Old Dr. Homo

It was the spring of 2005. I was managing Buddys, a gay bar here in Edmonton. A new crop of little gaybies was starting to frequent the bar, and because they saw me there 4-5 nights a week, we became part of each other’s lives. They were 18, 19, 20, ish, and I was there at the ripe old age of 28, wise in the ways of the gay world, the all knowing omnipresent when it came to their baby gay dramas. They came to me with questions about work and school and, of course, sex and dating and love. I don’t know why; maybe it looked like I had the answers, with the boyfriend and the great job and the endless party I was living.

They began to call me Old Dr. Homo.

That was eighteen years ago now. There are now gaybies going to EVO that were not even born when I was servings shots and solutions. I am now much older than 28, with 18 more years of gay life experience to impart, including anecdotal evidence of the damage of addiction, the power of recovery, and of course, more on sex and dating and love.

This weekend, I was offering some semi-unsolicited advice to some of this newest generation of Edmonton gays, and I realized how much life has been crammed into those 18 years. I wonder if I still look like I have the answers, what with the profound lack of boyfriend, but still the great job and the endless party I live.

Edmonton gay life in 2005 was very different than Edmonton queer life in 2023, but some things do remain the same. We make bad choices. We all need help sometimes. We all want connection. And we all do crave some greater purpose.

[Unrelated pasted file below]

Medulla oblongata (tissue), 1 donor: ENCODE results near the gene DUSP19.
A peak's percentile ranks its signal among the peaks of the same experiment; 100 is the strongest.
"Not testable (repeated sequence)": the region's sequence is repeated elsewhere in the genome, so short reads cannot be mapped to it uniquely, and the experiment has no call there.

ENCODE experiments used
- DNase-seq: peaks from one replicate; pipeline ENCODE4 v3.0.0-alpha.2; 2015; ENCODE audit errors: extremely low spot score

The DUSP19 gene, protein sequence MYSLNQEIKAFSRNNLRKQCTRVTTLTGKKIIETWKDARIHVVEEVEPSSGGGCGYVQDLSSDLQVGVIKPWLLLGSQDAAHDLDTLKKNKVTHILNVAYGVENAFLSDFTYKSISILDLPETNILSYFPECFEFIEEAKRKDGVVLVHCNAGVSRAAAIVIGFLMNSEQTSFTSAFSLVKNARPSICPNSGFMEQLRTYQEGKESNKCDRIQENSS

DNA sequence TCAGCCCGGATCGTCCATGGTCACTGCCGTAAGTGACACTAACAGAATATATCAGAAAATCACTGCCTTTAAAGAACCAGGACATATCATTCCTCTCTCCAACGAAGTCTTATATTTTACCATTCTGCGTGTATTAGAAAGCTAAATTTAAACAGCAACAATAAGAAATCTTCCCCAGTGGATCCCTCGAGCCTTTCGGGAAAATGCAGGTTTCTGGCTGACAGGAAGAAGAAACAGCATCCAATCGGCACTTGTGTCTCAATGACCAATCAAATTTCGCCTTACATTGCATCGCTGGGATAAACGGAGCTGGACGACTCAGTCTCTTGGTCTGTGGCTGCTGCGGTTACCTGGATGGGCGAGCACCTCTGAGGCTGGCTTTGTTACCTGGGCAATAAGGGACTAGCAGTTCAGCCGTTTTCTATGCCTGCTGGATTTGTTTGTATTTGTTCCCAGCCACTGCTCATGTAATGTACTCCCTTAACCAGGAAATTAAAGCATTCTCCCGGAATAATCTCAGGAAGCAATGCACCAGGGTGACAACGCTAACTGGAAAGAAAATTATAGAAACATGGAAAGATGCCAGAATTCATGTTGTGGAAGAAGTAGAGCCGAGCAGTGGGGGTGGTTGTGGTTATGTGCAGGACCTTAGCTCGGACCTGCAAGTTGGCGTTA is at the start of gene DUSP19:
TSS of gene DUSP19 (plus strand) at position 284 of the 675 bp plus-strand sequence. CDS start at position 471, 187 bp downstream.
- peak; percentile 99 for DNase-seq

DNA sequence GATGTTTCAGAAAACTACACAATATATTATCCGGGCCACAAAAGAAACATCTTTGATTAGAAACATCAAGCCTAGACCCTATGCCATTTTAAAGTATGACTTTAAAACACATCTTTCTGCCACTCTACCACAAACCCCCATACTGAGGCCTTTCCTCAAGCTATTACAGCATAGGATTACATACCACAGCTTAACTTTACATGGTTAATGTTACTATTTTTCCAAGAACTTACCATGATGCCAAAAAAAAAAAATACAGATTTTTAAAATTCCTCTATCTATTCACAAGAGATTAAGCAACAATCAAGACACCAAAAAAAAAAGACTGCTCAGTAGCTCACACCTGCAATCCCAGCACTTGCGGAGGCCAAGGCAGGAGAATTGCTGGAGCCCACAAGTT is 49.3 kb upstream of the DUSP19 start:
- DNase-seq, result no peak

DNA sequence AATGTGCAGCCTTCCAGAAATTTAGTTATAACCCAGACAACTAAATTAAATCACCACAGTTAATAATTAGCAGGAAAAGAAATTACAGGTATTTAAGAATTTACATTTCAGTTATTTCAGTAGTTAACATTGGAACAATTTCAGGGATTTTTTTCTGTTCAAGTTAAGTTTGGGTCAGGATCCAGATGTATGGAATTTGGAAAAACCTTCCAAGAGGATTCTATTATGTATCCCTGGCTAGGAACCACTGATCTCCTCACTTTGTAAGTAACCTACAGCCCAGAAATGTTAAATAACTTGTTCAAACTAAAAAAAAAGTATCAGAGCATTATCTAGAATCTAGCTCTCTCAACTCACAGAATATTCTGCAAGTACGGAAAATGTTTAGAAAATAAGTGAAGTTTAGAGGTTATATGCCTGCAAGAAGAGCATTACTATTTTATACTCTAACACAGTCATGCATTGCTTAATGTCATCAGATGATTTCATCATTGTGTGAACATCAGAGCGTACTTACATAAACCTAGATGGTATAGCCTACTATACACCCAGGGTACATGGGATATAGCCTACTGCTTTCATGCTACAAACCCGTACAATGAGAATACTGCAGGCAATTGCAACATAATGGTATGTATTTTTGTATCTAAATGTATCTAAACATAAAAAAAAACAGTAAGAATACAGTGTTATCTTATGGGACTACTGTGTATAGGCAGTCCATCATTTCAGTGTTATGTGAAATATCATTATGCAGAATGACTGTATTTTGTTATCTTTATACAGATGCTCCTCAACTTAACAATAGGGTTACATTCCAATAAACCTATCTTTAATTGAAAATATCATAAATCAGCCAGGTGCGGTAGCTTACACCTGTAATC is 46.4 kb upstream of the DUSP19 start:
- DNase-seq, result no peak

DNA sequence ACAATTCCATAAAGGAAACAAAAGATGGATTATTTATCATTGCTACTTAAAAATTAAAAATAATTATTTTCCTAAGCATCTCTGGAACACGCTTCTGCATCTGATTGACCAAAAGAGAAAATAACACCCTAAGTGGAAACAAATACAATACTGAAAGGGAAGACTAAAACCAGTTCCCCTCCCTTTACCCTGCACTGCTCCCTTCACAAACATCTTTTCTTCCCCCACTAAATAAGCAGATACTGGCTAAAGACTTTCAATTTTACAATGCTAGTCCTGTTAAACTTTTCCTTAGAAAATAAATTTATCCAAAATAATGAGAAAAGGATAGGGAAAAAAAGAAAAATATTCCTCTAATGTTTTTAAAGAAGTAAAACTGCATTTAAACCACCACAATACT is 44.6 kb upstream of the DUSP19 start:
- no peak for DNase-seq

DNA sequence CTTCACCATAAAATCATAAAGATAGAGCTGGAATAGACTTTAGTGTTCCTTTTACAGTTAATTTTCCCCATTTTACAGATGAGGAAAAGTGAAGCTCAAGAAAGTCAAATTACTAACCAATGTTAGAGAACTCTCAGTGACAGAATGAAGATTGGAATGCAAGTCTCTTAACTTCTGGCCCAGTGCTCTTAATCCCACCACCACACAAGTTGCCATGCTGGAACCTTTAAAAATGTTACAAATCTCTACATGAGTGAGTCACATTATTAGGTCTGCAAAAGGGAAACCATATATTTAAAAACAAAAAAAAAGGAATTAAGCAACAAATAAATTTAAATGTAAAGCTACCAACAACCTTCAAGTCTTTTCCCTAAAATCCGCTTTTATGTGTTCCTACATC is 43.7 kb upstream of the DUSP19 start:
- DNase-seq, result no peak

That message in my DMs where someone looks to me for some guidance or support, or just an ear? That’s the greater purpose I’ve been honored to find, 18 years and counting.

To Scotty, Josh, Mykee, and Lizzie – the Dr. Homo patients of 2005 <3

Lost Boy, Lost Girl

She was at the bar this weekend and it broke my heart.
I remember him at seventeen, the infectious high-energy he filled the Roost with. He shouldn’t have been there, of course, not at that age, but we didn’t know he was seventeen until he celebrated his eighteenth birthday. By that point, the damage was done, and whatever, he’d latched onto our group so he’d been safe anyway.
He was going to be a star, we could see that, the queen that became his mother and I. Even just as that smiling seventeen-year-old, the star power was shining through. It wasn’t long before she was on the stage, riding on a wave of applause.

A few years later, a different bar.
I needed staff, yes, but I needed talent too, talent I knew would deliver a new energy to this new challenge. Of course I thought of her. She was a great fit, and formed a nucleus of the next generation of queens. When the snow began to fall at Buddys, was he in that blizzard? If so, only briefly. It seemed he would be the one that escaped that endless winter.